Sons (and Daughters) of Saint George

The Order of Sons of St. George were first established in Scranton,
Pennsylvania in 1871.  It was originally founded for the purpose of resisting attacks by the Molly Maguires, a secret society of Irish immigrant laborers working in the coal mines of Pennsylvania. The Molly Maguires were founded after the predominately Irish Catholic union called the Workingmen's Benevolent Association was broken up the mine owners and officials.

The Molly Maguires operated in secret, and used the signs, passwords and grips of the Ancient Order of Hibernians (see CATHOLIC ORDERS for more information on the A.O.H.) to conceal their criminal activities, which consisted of raiding mine officials homes, beating them up and threatening them with death, and destroying mine owners property during the labor disputes in the 1860s-1870s.

The Order of the Sons of St. George evolved into an ethnic fraternal benefit society for Englishmen residing in the United States of America, and their sons and grandsons. It offered sick and death benefits to members, benefits, and social activities such as dances, picnics and other lodge activities.

Membership was limited to first-, second- and third-generation Englishmen. There was a female auxiliary called the Daughters of St. George. Both organizations are long defunct.



A special "Thanks" to Brother Bart P. Snarf who provided the pictures of the above jewelry and to Brother Denis P. McGowan who provided the history of these Orders. 
Brother Denis P. McGowan is a dedicated fraternalist and student of the history of American fraternal organizations.

Order Sons of St. George
Initiation Ritual


1931
Opening

W.P.:
Officers and Brothers: Clothe yourselves in regalia. Officers take your stations. Worthy Inside Sentinel, notify Brothers in the ante-room to enter, secure the door, and allow no Brother to enter until I declare this Lodge regularly open.
Worthy Inside Sentinel admits Brothers, closes inner door and returns to station.
W.I.S.:
Worthy President, I have secured the inner door.
W.P.:
Worthy Messengers. Messengers rise and face the W.P. Advance and give me the current password. Messengers advance, give password to W.P. and return to stations facing W.P. Proceed on the right and left, see that all present have on their regalia, and are in possession of the password; if not, immediately report to the Past Worthy President.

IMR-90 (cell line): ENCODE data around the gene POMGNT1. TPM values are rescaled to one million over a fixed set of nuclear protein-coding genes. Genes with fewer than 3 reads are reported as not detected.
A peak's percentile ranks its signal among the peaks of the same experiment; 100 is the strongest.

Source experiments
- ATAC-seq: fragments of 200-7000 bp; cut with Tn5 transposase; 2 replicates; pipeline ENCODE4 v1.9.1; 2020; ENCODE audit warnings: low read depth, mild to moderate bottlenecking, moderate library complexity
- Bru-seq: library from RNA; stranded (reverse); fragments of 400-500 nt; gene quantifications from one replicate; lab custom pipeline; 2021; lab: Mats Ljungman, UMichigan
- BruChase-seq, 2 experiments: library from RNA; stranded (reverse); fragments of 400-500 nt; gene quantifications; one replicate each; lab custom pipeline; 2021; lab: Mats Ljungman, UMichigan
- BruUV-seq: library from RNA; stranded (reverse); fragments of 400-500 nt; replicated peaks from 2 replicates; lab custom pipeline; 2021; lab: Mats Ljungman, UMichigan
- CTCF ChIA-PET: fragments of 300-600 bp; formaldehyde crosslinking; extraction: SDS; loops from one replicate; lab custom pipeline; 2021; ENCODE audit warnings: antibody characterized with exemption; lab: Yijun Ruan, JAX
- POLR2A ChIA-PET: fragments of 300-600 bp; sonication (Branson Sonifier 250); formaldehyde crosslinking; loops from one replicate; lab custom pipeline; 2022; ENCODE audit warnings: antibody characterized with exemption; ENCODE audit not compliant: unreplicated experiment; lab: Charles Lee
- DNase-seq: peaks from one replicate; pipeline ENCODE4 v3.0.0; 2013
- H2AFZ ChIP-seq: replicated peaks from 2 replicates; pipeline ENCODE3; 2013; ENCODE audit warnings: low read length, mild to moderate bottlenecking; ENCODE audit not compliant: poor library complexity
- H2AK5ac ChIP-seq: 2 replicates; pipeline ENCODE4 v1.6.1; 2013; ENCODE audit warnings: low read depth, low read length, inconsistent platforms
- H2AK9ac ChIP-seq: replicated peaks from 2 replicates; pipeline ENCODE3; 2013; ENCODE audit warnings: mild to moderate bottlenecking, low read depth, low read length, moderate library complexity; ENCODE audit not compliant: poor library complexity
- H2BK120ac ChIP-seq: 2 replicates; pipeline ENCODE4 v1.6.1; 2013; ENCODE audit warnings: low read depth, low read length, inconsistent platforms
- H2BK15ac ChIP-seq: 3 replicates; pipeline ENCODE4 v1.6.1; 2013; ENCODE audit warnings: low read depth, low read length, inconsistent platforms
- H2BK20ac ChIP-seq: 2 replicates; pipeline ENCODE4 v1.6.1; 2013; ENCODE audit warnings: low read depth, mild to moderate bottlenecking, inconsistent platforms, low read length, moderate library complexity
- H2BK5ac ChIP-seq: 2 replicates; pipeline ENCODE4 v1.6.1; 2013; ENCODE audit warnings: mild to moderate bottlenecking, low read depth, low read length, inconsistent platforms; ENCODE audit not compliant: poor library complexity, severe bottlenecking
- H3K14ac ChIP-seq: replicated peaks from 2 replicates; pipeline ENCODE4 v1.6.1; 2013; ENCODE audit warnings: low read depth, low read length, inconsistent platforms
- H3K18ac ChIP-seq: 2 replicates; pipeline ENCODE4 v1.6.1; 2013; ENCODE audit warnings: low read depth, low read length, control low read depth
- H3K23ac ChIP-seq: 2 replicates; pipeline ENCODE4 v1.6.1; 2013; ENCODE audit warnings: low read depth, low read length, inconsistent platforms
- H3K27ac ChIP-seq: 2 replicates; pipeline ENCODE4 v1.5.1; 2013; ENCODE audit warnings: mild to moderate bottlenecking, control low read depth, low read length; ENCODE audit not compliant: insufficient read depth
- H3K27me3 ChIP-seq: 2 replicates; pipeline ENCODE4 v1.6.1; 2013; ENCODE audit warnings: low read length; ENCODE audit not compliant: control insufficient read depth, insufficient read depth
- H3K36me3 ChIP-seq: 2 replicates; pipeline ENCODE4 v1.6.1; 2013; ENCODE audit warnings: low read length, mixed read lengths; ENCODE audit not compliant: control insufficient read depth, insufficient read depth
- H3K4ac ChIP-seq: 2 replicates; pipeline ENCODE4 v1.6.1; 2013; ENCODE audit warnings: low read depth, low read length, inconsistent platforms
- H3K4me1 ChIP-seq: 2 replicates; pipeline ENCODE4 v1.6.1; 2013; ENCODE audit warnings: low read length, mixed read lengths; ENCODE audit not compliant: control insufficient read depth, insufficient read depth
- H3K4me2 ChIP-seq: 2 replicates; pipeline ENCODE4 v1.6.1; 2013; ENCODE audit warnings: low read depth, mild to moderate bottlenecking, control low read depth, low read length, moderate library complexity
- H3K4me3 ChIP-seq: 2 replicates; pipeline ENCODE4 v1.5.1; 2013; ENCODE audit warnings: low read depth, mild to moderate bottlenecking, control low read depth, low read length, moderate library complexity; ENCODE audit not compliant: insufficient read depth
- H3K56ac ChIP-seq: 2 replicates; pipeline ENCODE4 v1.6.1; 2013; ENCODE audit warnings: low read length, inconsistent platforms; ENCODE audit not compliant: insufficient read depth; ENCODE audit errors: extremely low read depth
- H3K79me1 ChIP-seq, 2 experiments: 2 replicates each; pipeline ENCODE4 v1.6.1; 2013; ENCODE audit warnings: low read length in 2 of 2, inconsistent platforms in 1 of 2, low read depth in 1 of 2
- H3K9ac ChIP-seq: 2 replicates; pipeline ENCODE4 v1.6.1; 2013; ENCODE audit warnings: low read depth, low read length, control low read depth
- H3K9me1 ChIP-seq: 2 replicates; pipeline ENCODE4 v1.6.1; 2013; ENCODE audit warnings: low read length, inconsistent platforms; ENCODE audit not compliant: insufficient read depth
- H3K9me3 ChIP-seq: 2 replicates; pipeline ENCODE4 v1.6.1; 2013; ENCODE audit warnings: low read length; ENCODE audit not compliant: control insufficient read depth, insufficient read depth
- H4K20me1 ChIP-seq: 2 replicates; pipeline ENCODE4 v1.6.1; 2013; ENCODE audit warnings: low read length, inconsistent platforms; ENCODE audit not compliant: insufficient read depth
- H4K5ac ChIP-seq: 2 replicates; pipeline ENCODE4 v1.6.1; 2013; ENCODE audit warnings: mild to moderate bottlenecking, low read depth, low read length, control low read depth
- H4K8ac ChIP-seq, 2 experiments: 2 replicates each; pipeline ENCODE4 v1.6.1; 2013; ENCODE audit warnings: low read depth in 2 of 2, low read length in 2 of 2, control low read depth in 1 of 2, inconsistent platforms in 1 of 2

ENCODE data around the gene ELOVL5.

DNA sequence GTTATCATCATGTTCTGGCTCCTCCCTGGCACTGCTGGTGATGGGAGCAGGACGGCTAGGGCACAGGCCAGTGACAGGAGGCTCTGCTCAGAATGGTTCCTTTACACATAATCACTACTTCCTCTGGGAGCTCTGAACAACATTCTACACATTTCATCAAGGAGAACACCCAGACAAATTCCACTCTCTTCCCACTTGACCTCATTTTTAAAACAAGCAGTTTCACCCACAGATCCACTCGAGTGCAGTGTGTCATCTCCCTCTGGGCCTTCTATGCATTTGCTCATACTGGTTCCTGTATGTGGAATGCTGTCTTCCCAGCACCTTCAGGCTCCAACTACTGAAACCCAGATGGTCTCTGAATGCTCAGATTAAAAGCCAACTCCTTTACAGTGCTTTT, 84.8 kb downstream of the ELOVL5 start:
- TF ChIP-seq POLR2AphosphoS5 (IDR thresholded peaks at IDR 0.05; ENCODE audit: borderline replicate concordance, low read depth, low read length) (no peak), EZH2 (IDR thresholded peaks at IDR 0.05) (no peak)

Messengers collect the password, members rising, and while giving the password, give the Messenger the grip. If a member is without the password, the Messenger will refer him to the P.W.P., who will give him the password if he is entitled to receive it. A visiting Brother without the password must show his due book or other official receipt. The P.W.P. is in charge of the password in the Lodge room, and only during Lodge meetings. The password should always be given in a whisper.
Worthy Messengers return to stations, facing the W.P.
W.M.:
Worthy President, I find the Brothers on your right are in possession of the password and have on their regalia.
W.A.M.:
Worthy President, I find the Brothers on your left are in possession of the password and have on their regalia.
Messengers face altar.
Call up officers.
W.P.:
Worthy Inside Sentinel, direct the Worthy Outside Sentinel to present himself, and you remain in his station until relieved.
W.I.S. and W.O.S. change stations.
W.O.S.:
Worthy President, I report for instruction.
W.P.:
Worthy Outside Sentinel, your duty is to guard the outer door; upon you depends the privacy of this Lodge. Return to your station and relieve the Worthy Inside Sentinel.
After W.I.S. returns to his station, the Worthy President proceeds.
W.P.:
Past Worthy President, what are the duties of your office?
P.W.P.:
It is my duty to pass upon the right of all Brothers to remain in, or be admitted to the Lodge.
W.P.:
Worthy Vice-President, what are the duties of your office?
W.V.P.: